Silicon Valley is overflowing with experts on cleantech. Last week, a few of them met to discuss the future of green transportation. I listened in on their discussion ranging from an already existing technology on personalized airplanes to general skepticism about cleantech’s role in transportation.
Listening in on the SVForum's 'trends in Green Transportation' event last week, one popular opinion was that Americans don’t drive electric vehicles simply because they don’t have an incentive to do so. The electric vehicles in the market already are not driven to save cost nor the environment. Rather, as venture capitalist Matt Trevithick jokingly said, “a Tesla is someone’s 7th car”. Ian Wright of Wrightspeed who was actually one of the co-founders of Tesla, added that not only are EVs not a particularly attractive choice for consumers, EV researchers and scientists are working on the wrong technologies. Instead of spending vast sums on trying to improve the mileage on the Prius, researchers should look into improving the internal combustion engine instead.
Improving the Prius by 100% would make less of a difference than improving trucks such as the Ford-150 series, from 10 mpg to 10.2 mpg, Wright argued. This however, is true only because Americans still love their trucks more than the hybrid alternative. In 2010, America’s favorite vehicle sold almost 530,000 trucks. The Prius came in at 140.000.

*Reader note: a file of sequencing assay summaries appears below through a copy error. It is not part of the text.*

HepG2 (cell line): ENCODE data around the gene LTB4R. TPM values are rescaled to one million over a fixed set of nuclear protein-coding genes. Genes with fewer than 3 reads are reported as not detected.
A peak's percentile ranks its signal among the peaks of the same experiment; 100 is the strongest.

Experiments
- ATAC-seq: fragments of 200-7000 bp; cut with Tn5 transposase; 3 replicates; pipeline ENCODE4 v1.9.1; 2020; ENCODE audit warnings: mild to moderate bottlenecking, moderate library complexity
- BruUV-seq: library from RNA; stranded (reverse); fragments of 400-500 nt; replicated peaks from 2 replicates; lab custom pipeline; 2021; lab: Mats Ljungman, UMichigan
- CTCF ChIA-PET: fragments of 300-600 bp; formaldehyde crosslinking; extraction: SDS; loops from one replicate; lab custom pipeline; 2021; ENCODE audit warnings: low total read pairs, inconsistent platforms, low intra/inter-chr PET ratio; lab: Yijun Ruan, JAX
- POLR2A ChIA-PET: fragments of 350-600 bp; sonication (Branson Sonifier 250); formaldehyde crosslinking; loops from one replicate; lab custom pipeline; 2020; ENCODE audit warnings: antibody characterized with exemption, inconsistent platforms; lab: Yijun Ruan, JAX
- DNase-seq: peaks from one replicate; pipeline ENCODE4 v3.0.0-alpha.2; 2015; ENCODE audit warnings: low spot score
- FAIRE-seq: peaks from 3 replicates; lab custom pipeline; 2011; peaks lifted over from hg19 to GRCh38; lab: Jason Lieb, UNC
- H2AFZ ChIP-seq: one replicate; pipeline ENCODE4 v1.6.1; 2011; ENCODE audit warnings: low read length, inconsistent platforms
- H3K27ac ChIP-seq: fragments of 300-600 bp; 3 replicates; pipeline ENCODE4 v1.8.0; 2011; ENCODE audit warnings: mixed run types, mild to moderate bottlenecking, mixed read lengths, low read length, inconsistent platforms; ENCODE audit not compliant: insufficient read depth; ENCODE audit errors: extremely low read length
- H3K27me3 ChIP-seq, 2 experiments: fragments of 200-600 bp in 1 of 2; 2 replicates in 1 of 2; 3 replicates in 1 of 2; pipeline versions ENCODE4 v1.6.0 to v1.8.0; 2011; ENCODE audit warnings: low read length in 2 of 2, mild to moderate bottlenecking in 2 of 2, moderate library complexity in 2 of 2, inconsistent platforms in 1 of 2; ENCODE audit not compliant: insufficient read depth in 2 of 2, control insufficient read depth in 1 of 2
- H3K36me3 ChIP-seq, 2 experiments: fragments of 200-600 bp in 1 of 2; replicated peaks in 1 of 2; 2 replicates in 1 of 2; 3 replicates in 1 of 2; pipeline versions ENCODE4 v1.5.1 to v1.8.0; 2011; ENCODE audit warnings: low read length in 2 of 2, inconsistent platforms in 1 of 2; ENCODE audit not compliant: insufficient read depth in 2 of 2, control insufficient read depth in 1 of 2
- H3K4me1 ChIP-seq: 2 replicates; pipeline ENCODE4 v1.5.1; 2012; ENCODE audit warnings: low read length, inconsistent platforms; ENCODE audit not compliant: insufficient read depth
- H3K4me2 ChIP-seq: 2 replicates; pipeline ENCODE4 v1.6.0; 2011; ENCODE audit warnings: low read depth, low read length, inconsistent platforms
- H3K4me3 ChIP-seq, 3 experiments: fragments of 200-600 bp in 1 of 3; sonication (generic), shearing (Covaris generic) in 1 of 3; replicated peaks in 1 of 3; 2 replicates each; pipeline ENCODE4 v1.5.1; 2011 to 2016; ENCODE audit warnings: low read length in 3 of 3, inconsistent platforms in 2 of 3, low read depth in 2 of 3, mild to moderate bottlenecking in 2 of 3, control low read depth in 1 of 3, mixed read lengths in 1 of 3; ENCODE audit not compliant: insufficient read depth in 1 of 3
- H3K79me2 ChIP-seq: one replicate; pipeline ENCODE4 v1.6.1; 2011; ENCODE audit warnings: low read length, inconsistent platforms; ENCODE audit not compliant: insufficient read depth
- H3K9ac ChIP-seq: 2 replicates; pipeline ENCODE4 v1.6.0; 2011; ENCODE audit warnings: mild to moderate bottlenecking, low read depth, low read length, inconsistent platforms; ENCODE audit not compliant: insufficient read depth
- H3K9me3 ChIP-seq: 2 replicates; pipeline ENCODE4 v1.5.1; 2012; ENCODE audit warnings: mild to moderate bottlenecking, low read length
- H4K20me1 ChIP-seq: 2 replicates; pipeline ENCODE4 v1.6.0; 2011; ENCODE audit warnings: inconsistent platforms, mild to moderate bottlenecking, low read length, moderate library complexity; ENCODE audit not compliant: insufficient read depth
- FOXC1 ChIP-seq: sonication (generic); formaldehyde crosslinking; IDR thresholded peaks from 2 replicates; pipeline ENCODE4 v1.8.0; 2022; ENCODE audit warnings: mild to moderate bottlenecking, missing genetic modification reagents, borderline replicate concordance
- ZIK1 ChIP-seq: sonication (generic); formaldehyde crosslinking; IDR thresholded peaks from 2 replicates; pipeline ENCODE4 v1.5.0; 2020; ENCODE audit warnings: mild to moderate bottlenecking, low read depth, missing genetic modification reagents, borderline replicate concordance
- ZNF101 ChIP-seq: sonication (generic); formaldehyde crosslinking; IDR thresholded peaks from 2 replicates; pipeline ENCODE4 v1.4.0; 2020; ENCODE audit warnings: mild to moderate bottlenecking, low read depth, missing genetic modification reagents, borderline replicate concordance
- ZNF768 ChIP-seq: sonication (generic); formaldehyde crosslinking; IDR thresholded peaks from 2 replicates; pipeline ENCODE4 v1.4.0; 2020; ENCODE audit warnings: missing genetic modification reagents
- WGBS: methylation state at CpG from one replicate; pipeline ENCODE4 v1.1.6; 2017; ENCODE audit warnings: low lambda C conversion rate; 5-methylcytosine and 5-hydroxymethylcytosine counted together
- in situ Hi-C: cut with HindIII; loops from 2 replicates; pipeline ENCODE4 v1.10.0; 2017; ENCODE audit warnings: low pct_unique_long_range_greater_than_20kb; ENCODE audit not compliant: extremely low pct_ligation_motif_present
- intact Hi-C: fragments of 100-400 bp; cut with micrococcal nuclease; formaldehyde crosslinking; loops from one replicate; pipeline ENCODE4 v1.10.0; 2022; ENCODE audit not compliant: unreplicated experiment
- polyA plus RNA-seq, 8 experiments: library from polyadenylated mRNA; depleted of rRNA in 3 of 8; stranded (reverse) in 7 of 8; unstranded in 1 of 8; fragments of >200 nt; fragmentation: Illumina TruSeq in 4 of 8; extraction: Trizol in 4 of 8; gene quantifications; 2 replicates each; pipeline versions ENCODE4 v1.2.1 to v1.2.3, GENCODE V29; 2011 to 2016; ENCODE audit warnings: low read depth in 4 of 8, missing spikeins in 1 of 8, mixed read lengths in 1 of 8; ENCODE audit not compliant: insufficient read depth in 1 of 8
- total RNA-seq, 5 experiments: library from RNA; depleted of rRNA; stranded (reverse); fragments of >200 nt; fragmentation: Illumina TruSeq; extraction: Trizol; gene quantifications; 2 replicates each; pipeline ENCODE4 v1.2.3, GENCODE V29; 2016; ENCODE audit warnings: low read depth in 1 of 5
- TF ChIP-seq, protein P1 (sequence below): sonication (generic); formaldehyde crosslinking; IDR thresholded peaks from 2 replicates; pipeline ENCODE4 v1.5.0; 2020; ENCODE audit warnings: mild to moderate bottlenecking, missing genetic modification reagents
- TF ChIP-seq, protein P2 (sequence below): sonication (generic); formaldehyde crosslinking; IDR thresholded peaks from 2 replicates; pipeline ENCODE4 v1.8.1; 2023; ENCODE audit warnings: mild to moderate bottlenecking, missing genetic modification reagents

Breakthrough or Behavior?
There seems to be two ways of changing this state; one is through breakthrough innovation that will radically change incentives for consumers, the other is a question of behavior. How do we get Americans to use public transportation. According to the panel, Americans’ need to drive their own car is a cultural aspect linked to a sense of freedom. As such, Americans would rather sit alone in their own car – and be stuck in traffic – than save the time and money from taking the bus or train. Therefore, it would seem wiser to put your money on breakthrough innovation.From an investment point-of-view also, public transportation was seen as a very risky investment. “They are all subsidized and none of them are making any money”. The heavily subsidized industry risks being changed unfavorably for investors “at the stroke of a pen” as Matt Trevithick put it.
One of these could be the Green Flight Challenge which Brian Seeley from the CAFE Foundation brought up. The foundation is currently setting up a technology competition for an automated safety system for personalized airplanes. The NASA project which was recently further funded by Google hopes to put 30% of road traffic in the sky, eliminating the worst congestion. Instead of cars, commuters would fly silent, 200 mile-ranging ‘green’ airplanes for up to 6 people. Who knows, maybe we’ll have airplane pool lanes in a few years.